Tenants should pay attention to the renewal option language in the lease prior to signing. Planning for the future should begin immediately.  A poorly drafted renewal option provision could limit a tenant’s choices years down the road.  Thinking ahead could give a tenant leverage.


        RentCase and Market Watch recently completed a study as to the cost of rental prices near NHL hockey arenas. Cities and team owners continue to grapple about public funding for stadiums and arenas. Public financing proponents often argue that stadiums and arenas are economic engines, attracting business and growth. While this study, and a similar one for Major League Baseball (see my prior post Here) focus on the correlation between rents and stadiums/arenas, the housing arguments follows business and growth.

             But do arenas and stadiums really act as a draw for economic growth? The hockey study focuses on NHL only arenas – arenas not shared with NBA teams – and looked at rentals of 50 plus units within a 2-mile radius of the arena as compared to the rest of the city. Leading the League was the Columbus Blue Jackets where units near Nationwide Arena rent at an average of $1,394 per month or 69% higher than the average rent city wide of $803. The arena having the least affect on rents is PNC Arena in Raleigh, North Carolina, home of the Carolina Hurricanes. There, the average rent is $1,064 near the arena versus $1,029 city wide, a 3% premium. Interestingly, both Columbus and Raleigh are college towns and state capitols. I don’t know what, if any, connection there is.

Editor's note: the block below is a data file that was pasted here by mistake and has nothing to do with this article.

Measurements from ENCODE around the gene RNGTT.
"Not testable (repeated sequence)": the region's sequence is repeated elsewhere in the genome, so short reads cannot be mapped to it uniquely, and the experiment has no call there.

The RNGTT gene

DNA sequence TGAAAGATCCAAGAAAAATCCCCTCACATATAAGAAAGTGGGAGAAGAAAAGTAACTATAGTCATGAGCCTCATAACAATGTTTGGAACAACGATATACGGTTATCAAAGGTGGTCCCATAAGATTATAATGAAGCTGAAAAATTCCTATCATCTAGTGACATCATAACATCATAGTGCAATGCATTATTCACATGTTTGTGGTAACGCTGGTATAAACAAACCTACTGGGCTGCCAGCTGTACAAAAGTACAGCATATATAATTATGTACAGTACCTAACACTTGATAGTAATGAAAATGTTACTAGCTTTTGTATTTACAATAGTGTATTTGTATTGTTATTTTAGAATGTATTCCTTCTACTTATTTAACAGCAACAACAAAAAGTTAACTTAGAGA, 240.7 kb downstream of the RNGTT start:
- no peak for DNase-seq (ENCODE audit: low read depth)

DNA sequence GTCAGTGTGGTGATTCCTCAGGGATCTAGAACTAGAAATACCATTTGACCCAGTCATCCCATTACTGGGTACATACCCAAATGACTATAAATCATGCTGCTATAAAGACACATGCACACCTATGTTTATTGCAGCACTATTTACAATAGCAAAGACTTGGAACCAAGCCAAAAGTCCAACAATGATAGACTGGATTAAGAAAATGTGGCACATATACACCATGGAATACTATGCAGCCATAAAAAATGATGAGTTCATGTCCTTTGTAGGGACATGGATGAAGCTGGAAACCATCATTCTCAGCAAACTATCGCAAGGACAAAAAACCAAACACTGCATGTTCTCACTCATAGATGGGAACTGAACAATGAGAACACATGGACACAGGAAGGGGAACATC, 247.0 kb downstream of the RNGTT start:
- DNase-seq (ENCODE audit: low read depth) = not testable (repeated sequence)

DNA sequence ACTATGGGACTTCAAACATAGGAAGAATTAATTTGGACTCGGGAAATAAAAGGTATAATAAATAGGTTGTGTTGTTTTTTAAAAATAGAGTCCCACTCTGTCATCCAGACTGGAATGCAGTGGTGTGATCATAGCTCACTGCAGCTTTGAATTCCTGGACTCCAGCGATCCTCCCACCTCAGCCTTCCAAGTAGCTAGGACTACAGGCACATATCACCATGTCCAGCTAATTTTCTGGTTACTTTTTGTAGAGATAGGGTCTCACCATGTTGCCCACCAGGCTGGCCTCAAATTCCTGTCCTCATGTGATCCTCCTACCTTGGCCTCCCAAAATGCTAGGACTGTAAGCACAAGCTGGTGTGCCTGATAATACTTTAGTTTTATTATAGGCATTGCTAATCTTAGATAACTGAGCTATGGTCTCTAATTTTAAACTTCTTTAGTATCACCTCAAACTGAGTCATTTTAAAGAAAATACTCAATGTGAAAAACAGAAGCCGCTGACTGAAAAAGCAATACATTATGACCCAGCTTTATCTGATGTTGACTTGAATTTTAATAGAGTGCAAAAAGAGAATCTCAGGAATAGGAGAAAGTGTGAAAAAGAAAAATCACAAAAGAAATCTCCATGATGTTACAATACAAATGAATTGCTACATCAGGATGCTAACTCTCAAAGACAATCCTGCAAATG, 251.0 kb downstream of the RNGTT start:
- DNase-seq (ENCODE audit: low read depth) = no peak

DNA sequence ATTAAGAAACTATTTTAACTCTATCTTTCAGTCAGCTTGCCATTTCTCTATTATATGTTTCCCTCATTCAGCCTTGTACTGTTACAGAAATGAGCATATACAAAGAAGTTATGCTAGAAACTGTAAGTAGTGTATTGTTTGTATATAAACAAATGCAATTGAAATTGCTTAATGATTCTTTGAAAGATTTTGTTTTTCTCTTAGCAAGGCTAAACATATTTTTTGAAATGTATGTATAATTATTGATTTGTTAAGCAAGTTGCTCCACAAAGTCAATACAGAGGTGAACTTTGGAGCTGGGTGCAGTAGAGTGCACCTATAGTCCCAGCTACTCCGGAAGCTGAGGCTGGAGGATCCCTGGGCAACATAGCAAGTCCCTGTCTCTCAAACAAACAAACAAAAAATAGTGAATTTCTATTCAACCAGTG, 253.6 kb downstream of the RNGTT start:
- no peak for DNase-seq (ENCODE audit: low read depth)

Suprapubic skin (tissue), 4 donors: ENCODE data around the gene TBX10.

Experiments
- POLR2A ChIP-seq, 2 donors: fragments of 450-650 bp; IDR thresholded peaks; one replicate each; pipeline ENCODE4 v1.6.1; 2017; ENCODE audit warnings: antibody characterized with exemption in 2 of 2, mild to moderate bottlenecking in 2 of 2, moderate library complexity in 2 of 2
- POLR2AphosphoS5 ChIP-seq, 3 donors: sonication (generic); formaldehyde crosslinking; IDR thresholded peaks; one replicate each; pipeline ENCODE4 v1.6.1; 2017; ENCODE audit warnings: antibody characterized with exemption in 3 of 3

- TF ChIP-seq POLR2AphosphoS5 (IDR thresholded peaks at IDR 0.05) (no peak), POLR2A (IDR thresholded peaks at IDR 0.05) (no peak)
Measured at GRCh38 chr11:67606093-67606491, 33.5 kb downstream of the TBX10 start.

Florida is home to 2 hockey teams, the Tampa Bay Lightning and the Florida Panthers. The Lightning plays its home games in Tampa and the Panthers play in Sunrise, which is in suburban Broward County, west of Ft. Lauderdale. Average rent near the 2 arenas is nearly identical, $1,822 in Tampa and $1,820 in Sunrise. But in Tampa, average rent city wide is only $1,103 meaning that arena area rent is 65% higher than the average city rent. Sunrise’s average city rent is $1,491 making the arena premium only 22%. Do the arenas make any difference in these cases? Probably not. Tampa’s Amalie Arena is located in downtown and Tampa itself is an urban center. Average rents are skewed by lower income housing throughout the city. The Panthers’ BB&T Center in suburban Sunrise is directly across the street from Sawgrass Mills, one of the largest malls in the country. Sunrise is a middle class community located on the edge of the Everglades and its rental stock is newer, particularly near the arena and Sawgrass Mills. If anything, Sawgrass Mills is the draw, not the arena. It is a major South Florida tourist attraction.

             As with the baseball study, location of the arenas and team history and success will affect surrounding development more than the stadium itself. That in turn will affect housing costs and rent. This is not a power play for hockey this time.